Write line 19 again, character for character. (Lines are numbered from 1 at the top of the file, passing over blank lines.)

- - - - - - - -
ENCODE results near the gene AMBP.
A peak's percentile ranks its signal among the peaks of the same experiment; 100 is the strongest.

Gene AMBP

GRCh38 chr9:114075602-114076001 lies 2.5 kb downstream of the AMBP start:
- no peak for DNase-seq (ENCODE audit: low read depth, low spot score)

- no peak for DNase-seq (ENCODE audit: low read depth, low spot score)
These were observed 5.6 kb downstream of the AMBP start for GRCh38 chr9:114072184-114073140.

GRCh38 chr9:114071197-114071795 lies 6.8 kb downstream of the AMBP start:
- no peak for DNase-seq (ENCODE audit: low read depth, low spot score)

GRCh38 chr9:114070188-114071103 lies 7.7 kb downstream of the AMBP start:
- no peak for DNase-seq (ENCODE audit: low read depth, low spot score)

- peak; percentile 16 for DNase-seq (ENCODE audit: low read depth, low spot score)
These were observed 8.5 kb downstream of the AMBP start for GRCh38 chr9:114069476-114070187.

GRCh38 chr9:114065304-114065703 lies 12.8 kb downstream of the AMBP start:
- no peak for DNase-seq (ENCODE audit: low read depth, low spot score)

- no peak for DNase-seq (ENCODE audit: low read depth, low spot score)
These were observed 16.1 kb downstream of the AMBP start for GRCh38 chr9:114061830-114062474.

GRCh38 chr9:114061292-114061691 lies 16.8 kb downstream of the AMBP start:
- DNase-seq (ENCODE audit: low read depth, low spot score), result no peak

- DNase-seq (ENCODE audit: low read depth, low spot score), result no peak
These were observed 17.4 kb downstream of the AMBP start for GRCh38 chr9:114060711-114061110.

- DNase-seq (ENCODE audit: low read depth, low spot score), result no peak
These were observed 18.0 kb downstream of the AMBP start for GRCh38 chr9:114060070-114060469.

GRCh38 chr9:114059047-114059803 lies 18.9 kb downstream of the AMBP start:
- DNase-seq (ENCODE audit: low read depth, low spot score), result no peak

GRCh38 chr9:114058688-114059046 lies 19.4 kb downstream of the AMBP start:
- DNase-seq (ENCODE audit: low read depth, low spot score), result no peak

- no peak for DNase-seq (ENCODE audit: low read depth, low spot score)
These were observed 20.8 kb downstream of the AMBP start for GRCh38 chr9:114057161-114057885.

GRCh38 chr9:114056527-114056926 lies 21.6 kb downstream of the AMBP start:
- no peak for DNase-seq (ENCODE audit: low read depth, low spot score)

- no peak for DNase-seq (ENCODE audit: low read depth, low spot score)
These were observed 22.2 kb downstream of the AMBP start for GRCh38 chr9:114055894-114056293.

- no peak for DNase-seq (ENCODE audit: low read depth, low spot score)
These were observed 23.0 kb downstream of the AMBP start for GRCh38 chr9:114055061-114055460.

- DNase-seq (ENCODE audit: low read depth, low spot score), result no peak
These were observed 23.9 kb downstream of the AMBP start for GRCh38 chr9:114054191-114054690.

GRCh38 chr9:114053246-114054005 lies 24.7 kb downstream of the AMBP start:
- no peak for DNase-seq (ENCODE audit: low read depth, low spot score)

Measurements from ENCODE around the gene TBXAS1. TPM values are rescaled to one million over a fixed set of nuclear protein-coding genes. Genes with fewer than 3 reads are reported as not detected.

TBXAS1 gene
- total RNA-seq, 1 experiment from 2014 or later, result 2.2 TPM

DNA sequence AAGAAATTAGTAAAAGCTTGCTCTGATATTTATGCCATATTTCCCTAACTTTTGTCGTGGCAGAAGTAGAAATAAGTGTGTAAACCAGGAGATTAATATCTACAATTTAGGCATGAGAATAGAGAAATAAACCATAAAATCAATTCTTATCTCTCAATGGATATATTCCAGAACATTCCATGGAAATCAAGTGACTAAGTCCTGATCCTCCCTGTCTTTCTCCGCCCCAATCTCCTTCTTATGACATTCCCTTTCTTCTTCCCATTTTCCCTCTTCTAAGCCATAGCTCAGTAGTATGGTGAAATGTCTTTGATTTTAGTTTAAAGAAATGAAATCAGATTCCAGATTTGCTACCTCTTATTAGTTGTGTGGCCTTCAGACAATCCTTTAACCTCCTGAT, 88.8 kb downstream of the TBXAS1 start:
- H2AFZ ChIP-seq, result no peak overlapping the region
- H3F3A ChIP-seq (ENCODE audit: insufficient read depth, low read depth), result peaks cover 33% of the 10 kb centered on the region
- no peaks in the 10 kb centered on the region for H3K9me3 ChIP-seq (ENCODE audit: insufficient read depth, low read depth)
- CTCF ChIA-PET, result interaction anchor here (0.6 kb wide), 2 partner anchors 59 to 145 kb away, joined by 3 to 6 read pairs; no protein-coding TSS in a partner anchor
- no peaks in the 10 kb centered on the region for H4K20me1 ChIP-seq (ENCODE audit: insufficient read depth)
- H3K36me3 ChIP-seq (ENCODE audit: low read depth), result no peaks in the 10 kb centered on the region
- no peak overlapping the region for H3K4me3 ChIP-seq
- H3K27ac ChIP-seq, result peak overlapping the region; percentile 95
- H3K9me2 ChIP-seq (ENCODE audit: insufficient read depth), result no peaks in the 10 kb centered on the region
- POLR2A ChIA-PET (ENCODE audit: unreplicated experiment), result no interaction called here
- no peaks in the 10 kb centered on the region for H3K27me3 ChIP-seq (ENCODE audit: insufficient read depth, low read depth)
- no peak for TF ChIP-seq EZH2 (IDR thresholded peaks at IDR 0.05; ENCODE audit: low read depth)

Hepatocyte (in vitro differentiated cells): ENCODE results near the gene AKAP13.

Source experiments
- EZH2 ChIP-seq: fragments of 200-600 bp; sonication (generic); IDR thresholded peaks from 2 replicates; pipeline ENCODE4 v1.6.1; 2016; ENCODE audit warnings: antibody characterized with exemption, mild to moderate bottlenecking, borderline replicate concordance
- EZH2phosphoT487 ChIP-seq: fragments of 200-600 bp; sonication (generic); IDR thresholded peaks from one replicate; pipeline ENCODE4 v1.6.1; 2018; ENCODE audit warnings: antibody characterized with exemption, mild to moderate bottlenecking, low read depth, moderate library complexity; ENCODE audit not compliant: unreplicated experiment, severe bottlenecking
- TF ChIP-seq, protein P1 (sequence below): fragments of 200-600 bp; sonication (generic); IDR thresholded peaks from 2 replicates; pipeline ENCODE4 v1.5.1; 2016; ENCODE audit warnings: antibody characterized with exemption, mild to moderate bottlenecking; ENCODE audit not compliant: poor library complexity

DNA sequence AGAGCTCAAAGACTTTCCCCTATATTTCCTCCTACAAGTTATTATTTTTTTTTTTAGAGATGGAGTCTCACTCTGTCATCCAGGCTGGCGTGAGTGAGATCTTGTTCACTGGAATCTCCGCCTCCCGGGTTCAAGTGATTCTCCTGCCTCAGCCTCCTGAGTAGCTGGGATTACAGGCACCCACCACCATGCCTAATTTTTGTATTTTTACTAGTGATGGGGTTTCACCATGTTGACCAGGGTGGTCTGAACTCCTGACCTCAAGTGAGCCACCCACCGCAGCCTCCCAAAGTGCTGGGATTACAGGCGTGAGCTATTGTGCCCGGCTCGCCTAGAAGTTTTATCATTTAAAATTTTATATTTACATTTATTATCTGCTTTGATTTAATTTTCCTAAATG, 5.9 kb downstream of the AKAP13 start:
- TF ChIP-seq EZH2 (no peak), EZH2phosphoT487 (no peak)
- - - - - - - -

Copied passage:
- DNase-seq (ENCODE audit: low read depth, low spot score), result no peak